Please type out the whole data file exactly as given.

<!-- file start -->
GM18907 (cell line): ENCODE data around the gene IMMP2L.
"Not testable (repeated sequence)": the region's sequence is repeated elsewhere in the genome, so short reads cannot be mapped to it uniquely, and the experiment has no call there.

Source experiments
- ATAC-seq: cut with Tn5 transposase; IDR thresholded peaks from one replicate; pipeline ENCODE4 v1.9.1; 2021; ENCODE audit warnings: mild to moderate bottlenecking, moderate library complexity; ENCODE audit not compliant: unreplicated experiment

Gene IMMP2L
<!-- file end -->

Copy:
GM18907 (cell line): ENCODE data around the gene IMMP2L.
"Not testable (repeated sequence)": the region's sequence is repeated elsewhere in the genome, so short reads cannot be mapped to it uniquely, and the experiment has no call there.

Source experiments
- ATAC-seq: cut with Tn5 transposase; IDR thresholded peaks from one replicate; pipeline ENCODE4 v1.9.1; 2021; ENCODE audit warnings: mild to moderate bottlenecking, moderate library complexity; ENCODE audit not compliant: unreplicated experiment

Gene IMMP2L